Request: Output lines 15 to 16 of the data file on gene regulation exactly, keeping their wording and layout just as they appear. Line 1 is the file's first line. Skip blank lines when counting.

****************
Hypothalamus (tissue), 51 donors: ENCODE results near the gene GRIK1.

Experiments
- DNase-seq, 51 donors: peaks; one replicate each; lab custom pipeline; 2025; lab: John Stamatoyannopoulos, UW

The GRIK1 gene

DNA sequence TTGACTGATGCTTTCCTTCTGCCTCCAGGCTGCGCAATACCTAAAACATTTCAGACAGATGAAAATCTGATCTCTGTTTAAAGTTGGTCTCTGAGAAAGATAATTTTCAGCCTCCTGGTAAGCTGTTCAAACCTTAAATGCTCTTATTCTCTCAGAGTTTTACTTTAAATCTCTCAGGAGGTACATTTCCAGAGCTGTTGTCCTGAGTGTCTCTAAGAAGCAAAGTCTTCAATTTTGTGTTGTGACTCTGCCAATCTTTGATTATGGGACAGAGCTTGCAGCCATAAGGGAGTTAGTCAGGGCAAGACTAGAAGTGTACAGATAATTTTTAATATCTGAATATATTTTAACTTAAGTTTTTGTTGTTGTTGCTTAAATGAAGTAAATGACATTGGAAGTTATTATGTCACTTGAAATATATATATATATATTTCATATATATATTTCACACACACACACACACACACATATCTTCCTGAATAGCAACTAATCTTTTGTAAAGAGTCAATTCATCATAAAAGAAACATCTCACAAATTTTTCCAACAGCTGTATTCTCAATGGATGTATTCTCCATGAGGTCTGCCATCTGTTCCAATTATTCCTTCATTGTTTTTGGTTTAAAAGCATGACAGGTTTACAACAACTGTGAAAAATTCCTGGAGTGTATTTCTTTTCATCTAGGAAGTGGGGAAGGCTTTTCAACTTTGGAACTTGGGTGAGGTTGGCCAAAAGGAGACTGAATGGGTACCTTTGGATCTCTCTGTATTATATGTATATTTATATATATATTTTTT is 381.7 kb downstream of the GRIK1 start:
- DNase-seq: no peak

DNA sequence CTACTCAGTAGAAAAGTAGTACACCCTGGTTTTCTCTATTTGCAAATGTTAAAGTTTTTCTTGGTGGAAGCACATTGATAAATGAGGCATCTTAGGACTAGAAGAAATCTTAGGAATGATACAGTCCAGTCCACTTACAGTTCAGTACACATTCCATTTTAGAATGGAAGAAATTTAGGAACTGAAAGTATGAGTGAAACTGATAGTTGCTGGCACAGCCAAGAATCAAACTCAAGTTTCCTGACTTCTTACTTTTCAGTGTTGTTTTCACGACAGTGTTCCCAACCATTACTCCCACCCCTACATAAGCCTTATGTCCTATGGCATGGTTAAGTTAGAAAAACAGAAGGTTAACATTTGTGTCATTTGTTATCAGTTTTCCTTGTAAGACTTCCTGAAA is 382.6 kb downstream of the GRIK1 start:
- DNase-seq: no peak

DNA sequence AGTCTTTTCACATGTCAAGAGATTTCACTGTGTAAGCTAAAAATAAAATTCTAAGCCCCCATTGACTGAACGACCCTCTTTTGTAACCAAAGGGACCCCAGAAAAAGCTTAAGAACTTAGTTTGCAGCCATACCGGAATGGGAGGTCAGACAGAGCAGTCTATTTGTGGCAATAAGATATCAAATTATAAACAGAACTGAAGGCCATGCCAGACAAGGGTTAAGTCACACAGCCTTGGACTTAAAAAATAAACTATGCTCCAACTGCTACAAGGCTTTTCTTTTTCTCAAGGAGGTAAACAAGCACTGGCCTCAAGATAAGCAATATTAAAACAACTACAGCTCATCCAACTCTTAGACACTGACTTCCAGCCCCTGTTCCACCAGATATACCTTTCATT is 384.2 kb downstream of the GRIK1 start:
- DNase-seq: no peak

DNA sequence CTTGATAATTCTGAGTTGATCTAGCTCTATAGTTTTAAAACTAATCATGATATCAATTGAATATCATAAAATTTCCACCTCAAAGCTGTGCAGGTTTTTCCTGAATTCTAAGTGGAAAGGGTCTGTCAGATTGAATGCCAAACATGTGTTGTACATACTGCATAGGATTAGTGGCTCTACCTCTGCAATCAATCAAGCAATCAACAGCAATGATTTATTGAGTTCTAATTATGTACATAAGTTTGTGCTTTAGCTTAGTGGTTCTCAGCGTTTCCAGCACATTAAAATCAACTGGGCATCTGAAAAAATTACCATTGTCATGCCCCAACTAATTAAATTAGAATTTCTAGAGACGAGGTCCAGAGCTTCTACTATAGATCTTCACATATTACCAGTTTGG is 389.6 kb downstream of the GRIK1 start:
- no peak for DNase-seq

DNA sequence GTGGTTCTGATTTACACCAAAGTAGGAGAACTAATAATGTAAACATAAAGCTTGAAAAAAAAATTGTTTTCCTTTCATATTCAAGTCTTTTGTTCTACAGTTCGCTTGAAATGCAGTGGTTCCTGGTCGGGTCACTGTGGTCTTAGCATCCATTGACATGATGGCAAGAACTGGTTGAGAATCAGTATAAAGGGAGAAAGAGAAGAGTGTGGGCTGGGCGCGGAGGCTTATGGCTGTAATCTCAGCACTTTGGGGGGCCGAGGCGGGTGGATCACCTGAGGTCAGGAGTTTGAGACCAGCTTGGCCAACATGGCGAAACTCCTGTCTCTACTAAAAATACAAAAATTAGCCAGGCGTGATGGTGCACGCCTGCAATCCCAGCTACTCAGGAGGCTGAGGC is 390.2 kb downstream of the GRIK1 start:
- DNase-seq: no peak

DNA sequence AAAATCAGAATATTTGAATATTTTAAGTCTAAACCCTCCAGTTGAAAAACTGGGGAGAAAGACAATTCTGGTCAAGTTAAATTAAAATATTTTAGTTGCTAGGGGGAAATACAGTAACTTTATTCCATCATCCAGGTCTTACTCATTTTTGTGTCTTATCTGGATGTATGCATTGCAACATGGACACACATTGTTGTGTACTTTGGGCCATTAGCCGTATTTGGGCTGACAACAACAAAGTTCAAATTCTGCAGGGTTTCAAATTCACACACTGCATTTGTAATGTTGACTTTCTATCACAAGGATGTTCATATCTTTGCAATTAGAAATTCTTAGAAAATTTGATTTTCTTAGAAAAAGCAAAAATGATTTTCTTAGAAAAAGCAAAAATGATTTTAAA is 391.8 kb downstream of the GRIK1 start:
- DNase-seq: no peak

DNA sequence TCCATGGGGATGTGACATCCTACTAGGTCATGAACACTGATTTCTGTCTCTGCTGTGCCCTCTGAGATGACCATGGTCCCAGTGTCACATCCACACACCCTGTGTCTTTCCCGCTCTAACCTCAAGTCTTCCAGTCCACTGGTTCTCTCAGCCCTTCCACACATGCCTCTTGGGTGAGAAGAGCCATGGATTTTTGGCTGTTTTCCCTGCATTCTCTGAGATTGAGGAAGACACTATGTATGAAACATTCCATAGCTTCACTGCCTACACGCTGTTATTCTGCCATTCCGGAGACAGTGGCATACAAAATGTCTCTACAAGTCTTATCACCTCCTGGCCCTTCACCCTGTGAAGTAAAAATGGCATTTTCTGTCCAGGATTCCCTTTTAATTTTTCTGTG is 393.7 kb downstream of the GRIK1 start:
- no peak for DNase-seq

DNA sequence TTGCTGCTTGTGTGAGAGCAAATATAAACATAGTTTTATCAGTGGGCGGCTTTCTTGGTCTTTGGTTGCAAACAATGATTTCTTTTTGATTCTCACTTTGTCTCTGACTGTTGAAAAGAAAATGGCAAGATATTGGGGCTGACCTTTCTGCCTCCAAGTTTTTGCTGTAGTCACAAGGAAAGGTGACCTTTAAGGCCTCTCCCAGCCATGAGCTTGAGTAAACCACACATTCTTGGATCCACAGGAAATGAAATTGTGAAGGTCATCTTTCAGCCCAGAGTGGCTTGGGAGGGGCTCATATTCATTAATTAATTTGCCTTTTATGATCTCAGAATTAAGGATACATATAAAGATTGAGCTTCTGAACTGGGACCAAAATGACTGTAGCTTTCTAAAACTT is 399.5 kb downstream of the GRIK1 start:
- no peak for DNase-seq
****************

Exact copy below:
DNA sequence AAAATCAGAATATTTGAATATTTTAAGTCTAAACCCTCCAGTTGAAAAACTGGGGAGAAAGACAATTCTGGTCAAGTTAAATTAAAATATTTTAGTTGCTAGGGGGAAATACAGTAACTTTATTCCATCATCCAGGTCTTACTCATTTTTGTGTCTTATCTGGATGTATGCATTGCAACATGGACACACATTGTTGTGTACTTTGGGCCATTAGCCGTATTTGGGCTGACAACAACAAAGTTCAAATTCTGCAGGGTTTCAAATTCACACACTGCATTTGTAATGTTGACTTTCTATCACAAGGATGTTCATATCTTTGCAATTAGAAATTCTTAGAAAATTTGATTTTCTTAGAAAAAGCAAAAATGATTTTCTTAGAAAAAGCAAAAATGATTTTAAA is 391.8 kb downstream of the GRIK1 start:
- DNase-seq: no peak